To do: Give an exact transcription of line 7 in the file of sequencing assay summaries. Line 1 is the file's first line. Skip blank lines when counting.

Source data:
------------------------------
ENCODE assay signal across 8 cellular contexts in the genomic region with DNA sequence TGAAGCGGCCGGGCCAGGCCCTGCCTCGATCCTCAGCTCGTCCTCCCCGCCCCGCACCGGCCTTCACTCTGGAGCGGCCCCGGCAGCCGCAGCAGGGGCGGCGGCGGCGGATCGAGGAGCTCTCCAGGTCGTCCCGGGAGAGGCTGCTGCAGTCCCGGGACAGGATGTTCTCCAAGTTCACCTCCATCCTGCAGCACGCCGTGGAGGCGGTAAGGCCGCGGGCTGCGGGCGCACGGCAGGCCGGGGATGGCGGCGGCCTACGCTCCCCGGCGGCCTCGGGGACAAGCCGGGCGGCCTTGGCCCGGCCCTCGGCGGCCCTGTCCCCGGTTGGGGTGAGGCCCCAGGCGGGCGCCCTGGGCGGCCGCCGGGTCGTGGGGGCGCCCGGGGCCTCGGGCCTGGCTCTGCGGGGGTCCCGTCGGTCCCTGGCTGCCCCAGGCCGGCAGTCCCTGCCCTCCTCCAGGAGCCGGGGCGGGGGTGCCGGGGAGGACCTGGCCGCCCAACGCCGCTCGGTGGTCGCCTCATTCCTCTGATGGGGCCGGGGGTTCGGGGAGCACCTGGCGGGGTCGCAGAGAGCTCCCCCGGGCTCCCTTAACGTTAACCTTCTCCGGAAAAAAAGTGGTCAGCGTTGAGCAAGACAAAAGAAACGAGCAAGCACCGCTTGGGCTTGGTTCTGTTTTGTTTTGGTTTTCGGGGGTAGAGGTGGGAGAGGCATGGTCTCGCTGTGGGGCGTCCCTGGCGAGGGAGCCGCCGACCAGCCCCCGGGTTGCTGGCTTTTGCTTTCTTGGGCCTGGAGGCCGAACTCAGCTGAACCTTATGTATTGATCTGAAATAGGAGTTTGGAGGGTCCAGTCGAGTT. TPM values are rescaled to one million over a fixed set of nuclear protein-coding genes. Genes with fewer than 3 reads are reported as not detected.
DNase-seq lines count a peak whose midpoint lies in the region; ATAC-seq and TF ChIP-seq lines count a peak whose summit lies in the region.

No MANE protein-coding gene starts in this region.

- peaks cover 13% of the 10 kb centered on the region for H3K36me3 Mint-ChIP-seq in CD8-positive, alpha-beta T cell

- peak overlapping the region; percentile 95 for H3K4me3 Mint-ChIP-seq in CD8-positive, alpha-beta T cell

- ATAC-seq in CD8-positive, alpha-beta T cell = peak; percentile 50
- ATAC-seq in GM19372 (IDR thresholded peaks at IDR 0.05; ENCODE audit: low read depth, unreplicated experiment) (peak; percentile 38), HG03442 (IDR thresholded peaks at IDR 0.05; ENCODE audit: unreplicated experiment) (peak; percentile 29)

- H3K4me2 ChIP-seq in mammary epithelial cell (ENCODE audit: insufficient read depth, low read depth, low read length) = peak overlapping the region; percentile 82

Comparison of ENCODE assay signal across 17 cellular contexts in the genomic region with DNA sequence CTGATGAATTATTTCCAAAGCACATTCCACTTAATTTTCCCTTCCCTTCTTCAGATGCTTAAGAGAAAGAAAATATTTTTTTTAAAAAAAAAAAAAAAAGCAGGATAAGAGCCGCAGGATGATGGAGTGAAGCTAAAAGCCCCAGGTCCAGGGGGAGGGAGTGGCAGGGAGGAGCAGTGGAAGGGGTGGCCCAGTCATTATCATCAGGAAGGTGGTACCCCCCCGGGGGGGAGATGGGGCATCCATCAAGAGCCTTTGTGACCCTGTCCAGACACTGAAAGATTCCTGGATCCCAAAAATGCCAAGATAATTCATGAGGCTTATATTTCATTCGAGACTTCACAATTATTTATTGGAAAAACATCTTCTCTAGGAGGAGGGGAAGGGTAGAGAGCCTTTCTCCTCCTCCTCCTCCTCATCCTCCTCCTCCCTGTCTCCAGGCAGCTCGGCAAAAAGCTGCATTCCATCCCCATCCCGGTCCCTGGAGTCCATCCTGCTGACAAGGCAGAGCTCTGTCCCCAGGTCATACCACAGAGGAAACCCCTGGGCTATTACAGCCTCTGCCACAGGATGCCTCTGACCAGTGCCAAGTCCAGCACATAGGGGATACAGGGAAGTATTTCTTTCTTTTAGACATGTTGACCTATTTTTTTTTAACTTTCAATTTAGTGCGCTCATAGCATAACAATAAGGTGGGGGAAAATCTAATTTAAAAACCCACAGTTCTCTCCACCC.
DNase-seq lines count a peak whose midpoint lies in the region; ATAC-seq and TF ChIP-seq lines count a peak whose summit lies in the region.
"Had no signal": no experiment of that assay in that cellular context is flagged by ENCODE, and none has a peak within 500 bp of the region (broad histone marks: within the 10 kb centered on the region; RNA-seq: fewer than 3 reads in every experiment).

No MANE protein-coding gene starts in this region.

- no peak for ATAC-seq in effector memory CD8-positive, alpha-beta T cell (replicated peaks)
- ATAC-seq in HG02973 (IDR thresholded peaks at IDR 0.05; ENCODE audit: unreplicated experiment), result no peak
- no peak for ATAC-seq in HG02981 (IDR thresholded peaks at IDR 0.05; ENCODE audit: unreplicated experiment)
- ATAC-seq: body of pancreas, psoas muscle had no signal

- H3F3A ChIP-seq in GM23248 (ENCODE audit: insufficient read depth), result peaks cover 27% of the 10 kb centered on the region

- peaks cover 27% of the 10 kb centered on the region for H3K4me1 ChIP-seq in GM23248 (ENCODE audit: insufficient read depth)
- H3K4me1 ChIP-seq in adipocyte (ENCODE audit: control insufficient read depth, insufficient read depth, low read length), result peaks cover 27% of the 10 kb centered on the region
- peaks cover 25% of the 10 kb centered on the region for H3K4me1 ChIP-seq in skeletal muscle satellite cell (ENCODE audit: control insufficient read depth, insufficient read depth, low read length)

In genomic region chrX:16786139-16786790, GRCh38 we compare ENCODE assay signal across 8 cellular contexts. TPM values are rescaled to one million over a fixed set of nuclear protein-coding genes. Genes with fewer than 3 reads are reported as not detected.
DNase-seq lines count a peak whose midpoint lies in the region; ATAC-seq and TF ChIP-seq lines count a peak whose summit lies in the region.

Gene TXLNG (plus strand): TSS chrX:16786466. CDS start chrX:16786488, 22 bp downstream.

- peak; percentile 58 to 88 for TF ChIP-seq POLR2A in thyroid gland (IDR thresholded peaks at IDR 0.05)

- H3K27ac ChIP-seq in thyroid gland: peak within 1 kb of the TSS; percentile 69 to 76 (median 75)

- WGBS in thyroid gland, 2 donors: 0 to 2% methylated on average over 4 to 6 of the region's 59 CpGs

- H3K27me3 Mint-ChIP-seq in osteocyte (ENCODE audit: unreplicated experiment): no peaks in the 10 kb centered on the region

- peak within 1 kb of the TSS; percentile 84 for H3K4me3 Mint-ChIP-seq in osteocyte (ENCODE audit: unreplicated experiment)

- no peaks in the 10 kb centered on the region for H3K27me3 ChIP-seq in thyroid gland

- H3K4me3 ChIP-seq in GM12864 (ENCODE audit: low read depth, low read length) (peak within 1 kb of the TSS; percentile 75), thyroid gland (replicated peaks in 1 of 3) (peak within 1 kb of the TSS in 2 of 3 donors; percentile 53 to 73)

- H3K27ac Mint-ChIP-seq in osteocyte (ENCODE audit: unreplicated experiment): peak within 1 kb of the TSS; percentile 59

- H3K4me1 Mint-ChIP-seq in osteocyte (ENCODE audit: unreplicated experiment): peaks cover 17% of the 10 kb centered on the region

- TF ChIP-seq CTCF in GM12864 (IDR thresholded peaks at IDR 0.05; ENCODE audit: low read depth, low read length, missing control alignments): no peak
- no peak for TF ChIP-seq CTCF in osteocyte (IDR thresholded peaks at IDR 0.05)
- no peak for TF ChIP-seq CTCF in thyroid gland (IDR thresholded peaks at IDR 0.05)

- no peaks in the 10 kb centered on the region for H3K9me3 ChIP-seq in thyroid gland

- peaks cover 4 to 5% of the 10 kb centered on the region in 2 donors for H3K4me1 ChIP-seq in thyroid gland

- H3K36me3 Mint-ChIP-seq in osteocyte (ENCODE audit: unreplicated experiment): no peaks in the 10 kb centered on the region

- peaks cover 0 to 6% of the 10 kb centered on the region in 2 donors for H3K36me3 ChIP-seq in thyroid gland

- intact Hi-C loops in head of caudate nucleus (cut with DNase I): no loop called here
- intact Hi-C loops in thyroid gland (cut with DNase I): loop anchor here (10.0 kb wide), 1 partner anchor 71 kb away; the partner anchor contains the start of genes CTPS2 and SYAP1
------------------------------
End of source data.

- ATAC-seq in GM19372 (IDR thresholded peaks at IDR 0.05; ENCODE audit: low read depth, unreplicated experiment) (peak; percentile 38), HG03442 (IDR thresholded peaks at IDR 0.05; ENCODE audit: unreplicated experiment) (peak; percentile 29)